We started Romans in our Wednesday night class. If you missed it, you only missed the intro. We barely into chapter one and the good stuff hasn’t happened yet. Join us next Wednesday!

On that note, most people ask “What gives God the right to punish me?!”

It’s the kind of question an angry, unrepentant sinner might wonder. The fact is, however that God has every right to punish me. I am His creation and I sinned against Him.

The question we ought to be asking is, “What gives God the right to SAVE me?” I have sinned and deserve my punishment. I don’t deserve salvation, so how can God be just and right and do something that is wrong (saving a person worthy of death)?

The answer: He saves me through Christ

Being justified freely by his grace through the redemption that is in Christ Jesus:
Whom God hath set forth to be a propitiation through faith in his blood, to declare his righteousness for the remission of sins that are past, through the forbearance of God;
To declare, I say, at this time his righteousness: that he might be just, and the justifier of him which believeth in Jesus.

Romans 3:24-26

Of course the salvation of Christ can not change the past. All have sinned (Romans 3:23), and God will not make us so that we’ll “never have been” a sinner. What we need is not for God to change the past: We need God to change the present. We need God to look at us now as though we haven’t sinned.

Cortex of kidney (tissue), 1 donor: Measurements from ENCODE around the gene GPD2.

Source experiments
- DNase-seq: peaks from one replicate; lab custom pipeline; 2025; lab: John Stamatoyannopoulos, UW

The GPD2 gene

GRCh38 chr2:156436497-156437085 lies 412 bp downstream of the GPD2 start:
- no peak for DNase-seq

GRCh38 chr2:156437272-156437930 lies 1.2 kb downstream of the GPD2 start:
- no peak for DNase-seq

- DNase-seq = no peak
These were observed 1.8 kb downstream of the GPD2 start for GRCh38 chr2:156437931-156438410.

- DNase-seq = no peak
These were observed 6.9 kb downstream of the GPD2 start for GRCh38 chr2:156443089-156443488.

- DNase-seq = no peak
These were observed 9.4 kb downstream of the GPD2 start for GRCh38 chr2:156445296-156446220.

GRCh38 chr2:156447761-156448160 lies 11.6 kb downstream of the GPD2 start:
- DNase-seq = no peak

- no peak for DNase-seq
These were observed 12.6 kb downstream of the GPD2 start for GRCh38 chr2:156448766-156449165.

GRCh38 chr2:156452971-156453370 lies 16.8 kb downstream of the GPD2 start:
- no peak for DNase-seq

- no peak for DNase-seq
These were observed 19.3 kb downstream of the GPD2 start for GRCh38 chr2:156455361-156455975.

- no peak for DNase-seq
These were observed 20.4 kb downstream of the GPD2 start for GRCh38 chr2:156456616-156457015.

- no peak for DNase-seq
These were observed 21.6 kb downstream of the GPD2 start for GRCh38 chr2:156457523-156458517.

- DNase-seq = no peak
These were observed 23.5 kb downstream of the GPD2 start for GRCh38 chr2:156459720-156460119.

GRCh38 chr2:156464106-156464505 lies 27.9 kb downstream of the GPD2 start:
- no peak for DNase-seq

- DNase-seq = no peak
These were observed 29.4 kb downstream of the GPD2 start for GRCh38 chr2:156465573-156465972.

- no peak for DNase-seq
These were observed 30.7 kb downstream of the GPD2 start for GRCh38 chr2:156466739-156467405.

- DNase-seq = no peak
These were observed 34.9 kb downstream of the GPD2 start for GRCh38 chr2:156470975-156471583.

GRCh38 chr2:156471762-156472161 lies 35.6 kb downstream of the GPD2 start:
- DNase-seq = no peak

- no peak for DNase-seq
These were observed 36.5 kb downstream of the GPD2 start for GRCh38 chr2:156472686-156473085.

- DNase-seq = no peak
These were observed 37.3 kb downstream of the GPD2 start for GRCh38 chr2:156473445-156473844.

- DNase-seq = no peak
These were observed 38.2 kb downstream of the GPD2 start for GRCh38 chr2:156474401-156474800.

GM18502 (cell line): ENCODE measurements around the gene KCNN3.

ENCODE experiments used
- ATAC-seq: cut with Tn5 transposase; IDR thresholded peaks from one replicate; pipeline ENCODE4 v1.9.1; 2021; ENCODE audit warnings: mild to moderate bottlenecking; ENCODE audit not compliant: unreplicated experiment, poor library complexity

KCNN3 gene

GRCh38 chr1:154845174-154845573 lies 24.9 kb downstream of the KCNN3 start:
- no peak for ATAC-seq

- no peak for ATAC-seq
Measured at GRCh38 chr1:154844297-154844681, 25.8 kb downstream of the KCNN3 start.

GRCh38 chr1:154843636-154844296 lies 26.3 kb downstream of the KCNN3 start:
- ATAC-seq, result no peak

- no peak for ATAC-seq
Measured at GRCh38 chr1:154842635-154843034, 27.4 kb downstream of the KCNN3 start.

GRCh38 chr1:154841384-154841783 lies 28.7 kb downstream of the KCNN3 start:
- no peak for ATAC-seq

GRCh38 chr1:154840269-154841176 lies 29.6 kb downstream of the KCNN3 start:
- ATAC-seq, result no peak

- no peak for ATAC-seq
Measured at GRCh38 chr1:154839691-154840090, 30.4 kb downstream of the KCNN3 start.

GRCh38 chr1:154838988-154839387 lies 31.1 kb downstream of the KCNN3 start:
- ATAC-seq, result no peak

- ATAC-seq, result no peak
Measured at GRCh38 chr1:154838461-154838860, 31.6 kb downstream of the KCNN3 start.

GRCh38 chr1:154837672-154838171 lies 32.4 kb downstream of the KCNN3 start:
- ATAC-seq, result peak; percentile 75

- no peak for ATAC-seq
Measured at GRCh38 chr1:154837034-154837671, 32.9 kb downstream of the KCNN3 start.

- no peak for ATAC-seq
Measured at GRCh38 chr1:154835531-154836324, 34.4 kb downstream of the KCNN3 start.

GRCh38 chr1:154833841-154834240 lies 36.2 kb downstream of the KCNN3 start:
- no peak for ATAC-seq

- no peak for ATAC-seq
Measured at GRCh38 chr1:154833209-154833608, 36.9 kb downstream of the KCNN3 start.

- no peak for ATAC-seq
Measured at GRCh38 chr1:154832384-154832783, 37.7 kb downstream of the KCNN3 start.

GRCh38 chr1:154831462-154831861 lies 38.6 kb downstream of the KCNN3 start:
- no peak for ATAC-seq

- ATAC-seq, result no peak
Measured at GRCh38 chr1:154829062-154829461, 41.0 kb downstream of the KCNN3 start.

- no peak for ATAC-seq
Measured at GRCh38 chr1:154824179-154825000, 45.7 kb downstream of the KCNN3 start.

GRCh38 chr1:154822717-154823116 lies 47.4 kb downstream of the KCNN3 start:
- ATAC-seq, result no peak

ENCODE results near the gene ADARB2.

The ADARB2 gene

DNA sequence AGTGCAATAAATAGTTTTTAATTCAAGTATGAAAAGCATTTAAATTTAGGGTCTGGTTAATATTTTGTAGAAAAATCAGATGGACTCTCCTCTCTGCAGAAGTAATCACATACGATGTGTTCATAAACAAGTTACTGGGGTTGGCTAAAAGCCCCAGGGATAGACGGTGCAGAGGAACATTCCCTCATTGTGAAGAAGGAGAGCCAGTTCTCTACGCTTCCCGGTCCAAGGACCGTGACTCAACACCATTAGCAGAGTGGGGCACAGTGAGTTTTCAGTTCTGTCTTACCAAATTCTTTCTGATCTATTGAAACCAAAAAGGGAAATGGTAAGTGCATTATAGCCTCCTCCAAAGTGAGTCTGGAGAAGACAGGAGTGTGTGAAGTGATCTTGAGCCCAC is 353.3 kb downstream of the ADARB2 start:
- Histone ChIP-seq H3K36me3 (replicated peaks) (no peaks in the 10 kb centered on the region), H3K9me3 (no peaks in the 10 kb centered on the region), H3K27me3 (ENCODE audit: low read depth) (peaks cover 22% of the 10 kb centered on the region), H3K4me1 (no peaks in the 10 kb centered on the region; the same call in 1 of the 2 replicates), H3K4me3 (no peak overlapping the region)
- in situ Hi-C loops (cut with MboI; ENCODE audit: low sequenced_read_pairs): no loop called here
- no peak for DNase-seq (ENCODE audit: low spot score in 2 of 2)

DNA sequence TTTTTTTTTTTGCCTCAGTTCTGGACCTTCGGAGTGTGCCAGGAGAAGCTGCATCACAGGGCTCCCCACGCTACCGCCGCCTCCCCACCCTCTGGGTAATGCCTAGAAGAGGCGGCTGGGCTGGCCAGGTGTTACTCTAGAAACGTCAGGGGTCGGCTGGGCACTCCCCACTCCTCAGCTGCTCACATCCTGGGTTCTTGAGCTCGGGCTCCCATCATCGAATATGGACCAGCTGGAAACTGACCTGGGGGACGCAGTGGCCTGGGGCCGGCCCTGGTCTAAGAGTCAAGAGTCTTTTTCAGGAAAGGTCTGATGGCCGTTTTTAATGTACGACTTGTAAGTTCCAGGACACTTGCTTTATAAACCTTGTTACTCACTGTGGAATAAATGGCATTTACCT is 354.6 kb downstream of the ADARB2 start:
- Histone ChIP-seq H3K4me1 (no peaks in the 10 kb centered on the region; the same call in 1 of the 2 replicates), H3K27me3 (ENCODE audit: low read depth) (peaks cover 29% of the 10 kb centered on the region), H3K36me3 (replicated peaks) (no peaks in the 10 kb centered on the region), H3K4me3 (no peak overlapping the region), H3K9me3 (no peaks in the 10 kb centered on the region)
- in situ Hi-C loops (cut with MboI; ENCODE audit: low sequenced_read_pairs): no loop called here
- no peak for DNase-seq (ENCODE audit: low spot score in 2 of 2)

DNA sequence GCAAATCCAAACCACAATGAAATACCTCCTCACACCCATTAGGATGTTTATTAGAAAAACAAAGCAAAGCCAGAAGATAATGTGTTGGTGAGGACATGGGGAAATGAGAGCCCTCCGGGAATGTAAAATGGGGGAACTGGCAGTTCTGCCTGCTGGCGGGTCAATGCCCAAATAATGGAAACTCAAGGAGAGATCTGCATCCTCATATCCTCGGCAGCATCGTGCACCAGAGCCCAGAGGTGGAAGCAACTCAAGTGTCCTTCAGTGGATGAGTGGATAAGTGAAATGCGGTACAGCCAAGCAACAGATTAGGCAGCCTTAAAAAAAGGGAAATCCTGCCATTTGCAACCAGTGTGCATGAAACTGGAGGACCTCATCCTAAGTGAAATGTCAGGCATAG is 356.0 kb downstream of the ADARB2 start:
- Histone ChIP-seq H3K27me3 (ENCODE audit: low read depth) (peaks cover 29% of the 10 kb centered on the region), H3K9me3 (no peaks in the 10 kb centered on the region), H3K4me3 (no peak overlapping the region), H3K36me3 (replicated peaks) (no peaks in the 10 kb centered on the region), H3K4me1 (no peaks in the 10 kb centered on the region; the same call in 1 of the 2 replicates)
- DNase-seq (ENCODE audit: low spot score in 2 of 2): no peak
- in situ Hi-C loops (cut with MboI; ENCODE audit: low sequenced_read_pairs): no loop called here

We need a new legal standing with God the Heavenly Judge. We need to say “It’s just as if I’d never sinned!” or “It’s just if I’d never sinned!”  What we need is to be justified: We need to be legally regarded as a non-sinner, despite our criminal record that says otherwise. Through the redemption of Jesus Christ that new legal standing is attained…

Christ was set forth to be a “propitiation” for our sins (John says likewise in 1 John 2:2 and 1 John 4:10). The word refers to “suffering that is done to atone for a crime.” In this case, it is Jesus suffering for our crimes instead of us, because of us, and in order to obtain us (Isaiah 53).

Without Christ’s death God could not legally save anyone, because it is only through Christ’s death that God has power to save (Romans 1:16). God’s Divine sense of justice and wrath need to be satiated and it was through Christ’s Cross. Thus God’s “forbearance” (His restraint, with regards to His wrath and need to punish sinners) is enjoyed by us, because it was not enjoyed by Christ (who bore our sins and was punished for them).

Without Christ’s death, God would not be just if He saved sinners. Now, thanks to Christ’s propitiatory sacrifice, God is not only just He is also the justifier:

He is not only right to save, He makes people right by saving them!

Amen to that!